The U.S. military will not be expanding its land mine stockpile and aims to eventually eliminate its entire supply so that it can accede to the Ottawa Convention, a 15-year-old international treaty on mines, the White House announced Friday.
The move comes after persistent criticism of Washington for failing to sign the treaty, a mine-ban agreement that currently has 161 signatories. The U.S.’s refusal to join their ranks puts the country on a list that also includes Burma, North Korea and Uzbekistan.
The U.S. has one of the world’s largest stockpiles, with the number of the military’s land mines estimated at upwards of 10 million.
Some 4,000 people around the world are killed or lose a limb to land mines every year, according to the International Campaign to Ban Landmines.
Eighty percent of the world’s nations have ratified or acceded to the Ottawa Convention. The U.S. is alone among Western states in holding out against the agreement.
Previous statements by Barack Obama’s administration went only as far as saying it would study the treaty's provisions. Friday’s announcement is the strongest indication yet that the U.S. will belatedly join the ban.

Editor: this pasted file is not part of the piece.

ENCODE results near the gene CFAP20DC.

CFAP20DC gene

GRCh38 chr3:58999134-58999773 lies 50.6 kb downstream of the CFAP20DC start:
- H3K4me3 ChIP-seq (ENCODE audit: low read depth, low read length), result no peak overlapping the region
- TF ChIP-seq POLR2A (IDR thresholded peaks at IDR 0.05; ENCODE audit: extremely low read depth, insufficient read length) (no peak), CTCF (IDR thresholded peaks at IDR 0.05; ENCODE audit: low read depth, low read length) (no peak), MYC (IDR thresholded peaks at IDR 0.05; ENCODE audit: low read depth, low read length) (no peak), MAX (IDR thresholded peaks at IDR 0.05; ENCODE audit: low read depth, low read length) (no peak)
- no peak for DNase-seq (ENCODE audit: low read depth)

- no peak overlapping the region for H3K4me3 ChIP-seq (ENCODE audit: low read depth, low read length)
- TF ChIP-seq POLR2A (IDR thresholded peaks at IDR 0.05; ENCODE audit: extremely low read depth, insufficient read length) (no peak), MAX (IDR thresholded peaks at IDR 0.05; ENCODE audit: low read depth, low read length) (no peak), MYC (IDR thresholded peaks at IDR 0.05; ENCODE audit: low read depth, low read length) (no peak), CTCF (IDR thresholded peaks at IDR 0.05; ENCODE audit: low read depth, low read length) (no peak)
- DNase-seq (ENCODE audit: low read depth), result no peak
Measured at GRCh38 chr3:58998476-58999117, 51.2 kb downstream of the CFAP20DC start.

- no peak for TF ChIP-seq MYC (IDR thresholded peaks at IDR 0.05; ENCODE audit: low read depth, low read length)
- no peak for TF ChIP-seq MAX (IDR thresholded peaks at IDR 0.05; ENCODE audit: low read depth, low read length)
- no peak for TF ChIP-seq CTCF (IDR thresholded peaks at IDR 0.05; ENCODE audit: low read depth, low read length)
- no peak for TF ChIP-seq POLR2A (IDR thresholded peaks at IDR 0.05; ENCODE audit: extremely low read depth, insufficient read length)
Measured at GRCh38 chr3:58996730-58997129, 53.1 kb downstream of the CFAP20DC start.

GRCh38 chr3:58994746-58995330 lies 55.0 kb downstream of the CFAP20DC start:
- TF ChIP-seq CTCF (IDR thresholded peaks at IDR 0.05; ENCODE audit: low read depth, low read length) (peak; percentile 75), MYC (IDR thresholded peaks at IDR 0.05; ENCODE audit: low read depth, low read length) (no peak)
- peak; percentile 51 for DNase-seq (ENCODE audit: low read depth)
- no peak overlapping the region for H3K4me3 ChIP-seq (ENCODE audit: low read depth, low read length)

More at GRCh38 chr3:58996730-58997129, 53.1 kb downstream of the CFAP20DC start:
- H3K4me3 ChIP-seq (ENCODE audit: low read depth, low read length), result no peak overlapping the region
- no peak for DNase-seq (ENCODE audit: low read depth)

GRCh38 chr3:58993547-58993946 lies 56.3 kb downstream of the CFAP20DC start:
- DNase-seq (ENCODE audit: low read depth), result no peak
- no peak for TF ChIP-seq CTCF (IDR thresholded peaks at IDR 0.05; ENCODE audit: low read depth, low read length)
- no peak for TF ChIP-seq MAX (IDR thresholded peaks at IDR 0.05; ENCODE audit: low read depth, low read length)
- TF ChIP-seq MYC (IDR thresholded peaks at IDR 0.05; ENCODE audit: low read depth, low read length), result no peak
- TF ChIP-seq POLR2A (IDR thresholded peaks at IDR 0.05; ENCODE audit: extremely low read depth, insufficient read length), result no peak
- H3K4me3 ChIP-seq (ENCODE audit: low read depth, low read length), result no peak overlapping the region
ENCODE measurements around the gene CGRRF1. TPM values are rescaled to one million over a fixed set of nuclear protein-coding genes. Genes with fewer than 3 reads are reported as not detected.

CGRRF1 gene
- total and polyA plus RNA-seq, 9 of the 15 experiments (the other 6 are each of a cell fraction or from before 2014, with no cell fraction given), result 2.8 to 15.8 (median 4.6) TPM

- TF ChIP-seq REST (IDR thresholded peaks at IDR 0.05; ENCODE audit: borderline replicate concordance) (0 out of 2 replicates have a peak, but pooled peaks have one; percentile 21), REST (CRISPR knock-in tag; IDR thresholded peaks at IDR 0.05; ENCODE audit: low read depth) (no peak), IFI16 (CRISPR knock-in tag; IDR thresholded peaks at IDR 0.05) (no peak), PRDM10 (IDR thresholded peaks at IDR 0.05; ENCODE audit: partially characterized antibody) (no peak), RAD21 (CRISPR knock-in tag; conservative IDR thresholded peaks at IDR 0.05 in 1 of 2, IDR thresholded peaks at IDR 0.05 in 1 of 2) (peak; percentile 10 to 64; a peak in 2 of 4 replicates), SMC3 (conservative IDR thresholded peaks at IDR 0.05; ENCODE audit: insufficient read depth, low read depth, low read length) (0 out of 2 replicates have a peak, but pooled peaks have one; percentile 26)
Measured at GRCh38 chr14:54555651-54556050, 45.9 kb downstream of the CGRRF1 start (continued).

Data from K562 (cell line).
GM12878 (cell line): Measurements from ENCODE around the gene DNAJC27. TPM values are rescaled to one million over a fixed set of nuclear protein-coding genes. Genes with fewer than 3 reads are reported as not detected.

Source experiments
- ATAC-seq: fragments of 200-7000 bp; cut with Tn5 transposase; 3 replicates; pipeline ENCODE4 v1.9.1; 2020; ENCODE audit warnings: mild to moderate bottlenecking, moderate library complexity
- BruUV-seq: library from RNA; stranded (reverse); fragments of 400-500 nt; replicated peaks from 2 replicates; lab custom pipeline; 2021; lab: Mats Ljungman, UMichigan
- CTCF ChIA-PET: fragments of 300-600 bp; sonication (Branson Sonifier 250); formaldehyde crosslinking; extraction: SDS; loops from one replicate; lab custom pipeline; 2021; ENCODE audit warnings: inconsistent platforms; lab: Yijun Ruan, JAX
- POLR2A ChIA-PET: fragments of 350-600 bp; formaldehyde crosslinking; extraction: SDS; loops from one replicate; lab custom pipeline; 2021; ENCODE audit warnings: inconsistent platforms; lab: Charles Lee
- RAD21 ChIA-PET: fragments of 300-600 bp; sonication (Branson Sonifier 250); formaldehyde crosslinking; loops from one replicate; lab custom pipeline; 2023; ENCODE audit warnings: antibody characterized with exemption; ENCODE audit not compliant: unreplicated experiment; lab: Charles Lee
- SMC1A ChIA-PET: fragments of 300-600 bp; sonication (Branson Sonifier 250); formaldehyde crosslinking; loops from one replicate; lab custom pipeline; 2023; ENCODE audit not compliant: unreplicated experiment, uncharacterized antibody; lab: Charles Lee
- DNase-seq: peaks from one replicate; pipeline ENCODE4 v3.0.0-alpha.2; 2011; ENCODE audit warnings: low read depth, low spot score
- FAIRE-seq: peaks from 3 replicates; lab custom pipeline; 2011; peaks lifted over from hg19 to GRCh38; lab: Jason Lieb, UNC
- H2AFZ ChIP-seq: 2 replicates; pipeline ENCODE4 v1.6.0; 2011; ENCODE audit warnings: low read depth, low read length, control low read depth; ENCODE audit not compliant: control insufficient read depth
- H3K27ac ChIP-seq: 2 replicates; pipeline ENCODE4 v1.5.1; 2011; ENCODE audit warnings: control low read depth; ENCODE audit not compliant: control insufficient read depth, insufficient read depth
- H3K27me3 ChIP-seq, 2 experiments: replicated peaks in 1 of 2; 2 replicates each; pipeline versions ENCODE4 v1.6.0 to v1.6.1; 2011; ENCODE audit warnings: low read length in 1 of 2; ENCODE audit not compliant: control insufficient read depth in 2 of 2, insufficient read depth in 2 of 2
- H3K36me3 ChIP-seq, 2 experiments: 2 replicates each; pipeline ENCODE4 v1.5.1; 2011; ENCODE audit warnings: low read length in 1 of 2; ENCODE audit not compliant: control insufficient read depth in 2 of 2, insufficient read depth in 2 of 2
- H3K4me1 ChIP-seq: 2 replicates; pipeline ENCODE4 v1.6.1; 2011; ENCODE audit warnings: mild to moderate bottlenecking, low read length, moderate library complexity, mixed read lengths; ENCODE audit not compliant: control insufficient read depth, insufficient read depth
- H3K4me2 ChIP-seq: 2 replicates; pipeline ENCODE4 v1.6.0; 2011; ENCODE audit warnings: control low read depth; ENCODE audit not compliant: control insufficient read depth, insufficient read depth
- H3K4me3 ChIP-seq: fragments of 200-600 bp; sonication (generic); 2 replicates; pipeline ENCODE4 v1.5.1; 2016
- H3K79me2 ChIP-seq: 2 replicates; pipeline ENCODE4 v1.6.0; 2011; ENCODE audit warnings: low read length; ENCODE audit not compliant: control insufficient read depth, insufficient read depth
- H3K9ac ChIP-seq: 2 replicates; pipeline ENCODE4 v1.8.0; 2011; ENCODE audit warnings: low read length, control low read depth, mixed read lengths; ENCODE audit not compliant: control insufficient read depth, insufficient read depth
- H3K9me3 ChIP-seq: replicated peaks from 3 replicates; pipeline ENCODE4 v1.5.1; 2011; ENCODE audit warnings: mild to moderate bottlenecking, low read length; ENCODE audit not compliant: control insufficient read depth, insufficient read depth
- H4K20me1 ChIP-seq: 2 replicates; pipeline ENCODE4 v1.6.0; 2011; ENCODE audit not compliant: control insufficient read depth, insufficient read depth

“The United States announced today that it will not produce or otherwise acquire any anti-personnel land mines in the future, including to replace expiring stockpiles,” a statement by the White House office of the press secretary said.
The announcement was made Friday by an American observer delegation to a conference in Maputo, Mozambique, on the progress of the Ottawa Convention.
“The U.S. delegation in Maputo further announced that the United States is diligently pursuing solutions that would be compliant with and that would ultimately allow the United States to accede to the Ottawa Convention,” the White House statement added.
The last recorded U.S. use of land mines was during the 1991 Gulf War, according to Human Rights Watch (HRW). The U.S. has enforced an export ban on mines since 1992, and there has been no known U.S. production of mines since 1997.
The largest remaining stockpiles of land mines are believed to be in China, Russia, the U.S., India and Pakistan. At the same time, the U.S. is the largest contributor to global mine clearance and victims assistance programs.
On the eve of the International Day for Mine Action in April, HRW called on the U.S. to ban the weapon and join the international treaty.
“It is nonsensical that the U.S. has spent billions of dollars to clean up the messes caused by land mines but insists on the right to use them again in the future,” Steve Goose, arms director at HRW said. “Throwing money at the problem is not enough. A permanent solution is needed, and the mine ban treaty provides it.”